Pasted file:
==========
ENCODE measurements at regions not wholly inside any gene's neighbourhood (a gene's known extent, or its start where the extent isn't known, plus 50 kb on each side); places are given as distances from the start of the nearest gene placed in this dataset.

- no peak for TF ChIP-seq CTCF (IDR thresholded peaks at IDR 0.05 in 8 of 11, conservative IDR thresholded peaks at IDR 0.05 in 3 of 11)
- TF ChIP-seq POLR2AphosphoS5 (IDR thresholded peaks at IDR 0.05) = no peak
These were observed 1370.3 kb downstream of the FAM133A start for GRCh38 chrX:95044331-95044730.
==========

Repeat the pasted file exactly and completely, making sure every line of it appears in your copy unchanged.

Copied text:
ENCODE measurements at regions not wholly inside any gene's neighbourhood (a gene's known extent, or its start where the extent isn't known, plus 50 kb on each side); places are given as distances from the start of the nearest gene placed in this dataset.

- no peak for TF ChIP-seq CTCF (IDR thresholded peaks at IDR 0.05 in 8 of 11, conservative IDR thresholded peaks at IDR 0.05 in 3 of 11)
- TF ChIP-seq POLR2AphosphoS5 (IDR thresholded peaks at IDR 0.05) = no peak
These were observed 1370.3 kb downstream of the FAM133A start for GRCh38 chrX:95044331-95044730.